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South African company promises hand of steel at Pula Steel

Creditors, liquidator and auctioneer found bid from South African company DH Machine Manufacturing for the Pula Steel plant hard to resist because it initially complied with the offer requirements document and made the highest bid of P21 million while its competitor was trailing by P7 million.

South African auctioneer WH Auctioneers was tasked by Pula Steel liquidator John Hinchliffe to handle the sale of the plant. WH Auctioneers adjudicated two companies Botswana bound Wealth Key Trading and South African based DH Machine Manufacturing.“Based on the fact that DH Machine Manufacturing was in full compliance with the offer requirements document and made the highest bid, we recommend that DH Machine Manufacturing offer be accepted, subject to receipt of payment of the balance of the offer,” WH Auctioneers Director Prelena Narainsamy recommended DH Machine to the Pula Steel liquidation in a letter leaked to BusinessPost.

In a letter written to the creditors this week, Pula Steel liquidator Hinchliffe heeded WH Auctioneers’ recommendation further stating that he gave DH the plant because it has “intent  on investing further in Botswana and will create significant employment in the country over the next few years if their plans come to fruition.” Hinchliffe further said the offer also compares reasonable well to a valuation which was carried out in August 2018 in which the assets DH has offered to purchase were valued at approximately P29 million in total.

“Given the passage of time which could have resulted in further deterioration of the assets and the ongoing poor economic environment in Selibe Phikwe, I believe a 10 percent discounting of the original valuation is reasonable.  I am therefore, as Liquidator, also recommending to the creditors that the assets be sold to DH. I believe this will be in the best interest of the creditors, “said Hinchliffe in a communication to the creditors.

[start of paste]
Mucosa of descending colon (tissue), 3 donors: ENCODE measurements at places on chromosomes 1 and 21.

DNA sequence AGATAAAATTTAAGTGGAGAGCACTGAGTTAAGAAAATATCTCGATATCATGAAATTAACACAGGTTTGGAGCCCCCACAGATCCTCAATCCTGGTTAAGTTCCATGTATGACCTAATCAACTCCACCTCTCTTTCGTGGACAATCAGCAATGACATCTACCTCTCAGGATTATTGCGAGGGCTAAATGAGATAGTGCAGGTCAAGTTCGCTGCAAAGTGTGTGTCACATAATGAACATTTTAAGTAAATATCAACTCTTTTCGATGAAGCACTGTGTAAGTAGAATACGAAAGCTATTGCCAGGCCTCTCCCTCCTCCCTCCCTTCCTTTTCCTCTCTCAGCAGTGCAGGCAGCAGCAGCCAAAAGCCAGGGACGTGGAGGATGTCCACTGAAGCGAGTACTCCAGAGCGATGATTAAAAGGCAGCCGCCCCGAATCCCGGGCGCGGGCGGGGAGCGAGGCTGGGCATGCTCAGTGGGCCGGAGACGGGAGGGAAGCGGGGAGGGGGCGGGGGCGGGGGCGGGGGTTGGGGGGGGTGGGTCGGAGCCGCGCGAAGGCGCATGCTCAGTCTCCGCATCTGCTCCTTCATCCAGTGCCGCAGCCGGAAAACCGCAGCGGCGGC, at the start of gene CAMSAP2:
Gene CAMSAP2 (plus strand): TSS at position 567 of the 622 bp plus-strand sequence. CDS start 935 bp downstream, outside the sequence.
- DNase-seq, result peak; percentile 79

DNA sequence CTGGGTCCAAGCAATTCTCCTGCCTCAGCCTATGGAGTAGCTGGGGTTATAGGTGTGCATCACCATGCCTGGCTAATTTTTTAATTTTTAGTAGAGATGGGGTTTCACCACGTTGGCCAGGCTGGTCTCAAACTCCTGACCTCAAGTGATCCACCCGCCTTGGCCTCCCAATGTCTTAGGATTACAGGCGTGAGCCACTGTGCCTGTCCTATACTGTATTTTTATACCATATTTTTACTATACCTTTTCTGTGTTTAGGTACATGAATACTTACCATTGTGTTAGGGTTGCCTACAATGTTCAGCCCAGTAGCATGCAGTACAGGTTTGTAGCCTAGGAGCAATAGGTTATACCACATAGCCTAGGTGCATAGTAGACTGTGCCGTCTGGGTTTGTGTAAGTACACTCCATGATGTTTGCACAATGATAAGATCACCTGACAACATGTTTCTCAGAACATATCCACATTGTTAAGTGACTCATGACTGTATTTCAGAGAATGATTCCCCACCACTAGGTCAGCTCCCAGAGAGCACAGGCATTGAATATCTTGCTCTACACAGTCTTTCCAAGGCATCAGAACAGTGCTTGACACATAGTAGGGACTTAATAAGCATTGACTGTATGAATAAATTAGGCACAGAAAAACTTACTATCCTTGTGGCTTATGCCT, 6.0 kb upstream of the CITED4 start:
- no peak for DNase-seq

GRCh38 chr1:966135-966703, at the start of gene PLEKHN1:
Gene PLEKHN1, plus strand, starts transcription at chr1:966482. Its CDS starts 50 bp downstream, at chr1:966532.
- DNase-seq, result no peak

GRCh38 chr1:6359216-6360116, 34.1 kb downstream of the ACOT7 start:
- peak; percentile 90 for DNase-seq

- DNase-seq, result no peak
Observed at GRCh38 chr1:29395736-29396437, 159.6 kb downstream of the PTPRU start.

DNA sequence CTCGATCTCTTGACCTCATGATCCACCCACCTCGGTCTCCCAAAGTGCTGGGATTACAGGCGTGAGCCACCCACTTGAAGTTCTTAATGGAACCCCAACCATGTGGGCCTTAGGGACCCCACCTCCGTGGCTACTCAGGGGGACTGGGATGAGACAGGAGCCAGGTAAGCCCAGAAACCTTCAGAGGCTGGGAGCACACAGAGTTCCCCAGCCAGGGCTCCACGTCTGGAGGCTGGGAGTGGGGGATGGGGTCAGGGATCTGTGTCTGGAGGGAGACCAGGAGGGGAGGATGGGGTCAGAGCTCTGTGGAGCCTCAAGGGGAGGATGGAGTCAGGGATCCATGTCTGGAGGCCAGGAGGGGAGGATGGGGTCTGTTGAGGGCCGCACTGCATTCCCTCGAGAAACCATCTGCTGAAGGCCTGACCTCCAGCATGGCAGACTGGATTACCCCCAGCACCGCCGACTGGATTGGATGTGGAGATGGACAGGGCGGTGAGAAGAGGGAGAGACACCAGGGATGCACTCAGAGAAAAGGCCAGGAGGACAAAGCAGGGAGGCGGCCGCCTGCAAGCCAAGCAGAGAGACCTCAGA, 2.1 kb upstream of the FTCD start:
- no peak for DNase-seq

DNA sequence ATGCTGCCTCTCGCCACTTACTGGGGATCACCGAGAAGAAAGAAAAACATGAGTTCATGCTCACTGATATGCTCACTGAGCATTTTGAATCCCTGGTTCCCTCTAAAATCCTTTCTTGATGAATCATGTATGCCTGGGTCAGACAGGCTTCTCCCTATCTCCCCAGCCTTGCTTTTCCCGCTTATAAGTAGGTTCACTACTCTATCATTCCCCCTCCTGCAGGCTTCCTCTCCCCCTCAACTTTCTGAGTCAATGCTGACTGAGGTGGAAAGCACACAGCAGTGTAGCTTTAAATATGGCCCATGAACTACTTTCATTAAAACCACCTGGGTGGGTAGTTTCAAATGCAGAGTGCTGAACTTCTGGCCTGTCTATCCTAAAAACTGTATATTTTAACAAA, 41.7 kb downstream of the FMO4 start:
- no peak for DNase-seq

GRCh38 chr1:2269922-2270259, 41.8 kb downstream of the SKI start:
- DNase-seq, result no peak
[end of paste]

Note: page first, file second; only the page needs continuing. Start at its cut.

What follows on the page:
According to requirement of the Sale of Pula Steel Plant, the Seller has the right to reject any offer and may choose entirely at his own discretion not to accept any offer for any reason. Also the Seller will be under no obligation to provide reasons for his non-acceptance of any offer. The awarding of the tender for DH came after a failed attempt to have the Pula Steel Plant sold. The tender process failed due to inability of the preferred bidder to pay within stipulated time periods.

The liquidator and the Master of High Court then agreed that the tender which was issued in October 2018 be canceled. Then interested parties who have both expressed interest and have financial capacity would be invited to submit offers under a private treaty arrangement (i.e this is not a public/open tender but is available only to the selected parties).

After failure of the first sale Hinchliffe and the Master of High Court also agreed that the assets for sale would include the rolling mill assets which were previously excluded from the tender due to a claim of reservation of title by the supplier. WH Auctioneers was tasked with selling the plant on behalf of the liquidator. This week the creditors, bidders and the auctioneers met for a decisive event at the Court of Appeal where it was decided that DH should own the Pula Steel plant as many saw it as “economically sound and the best interest of the creditors.”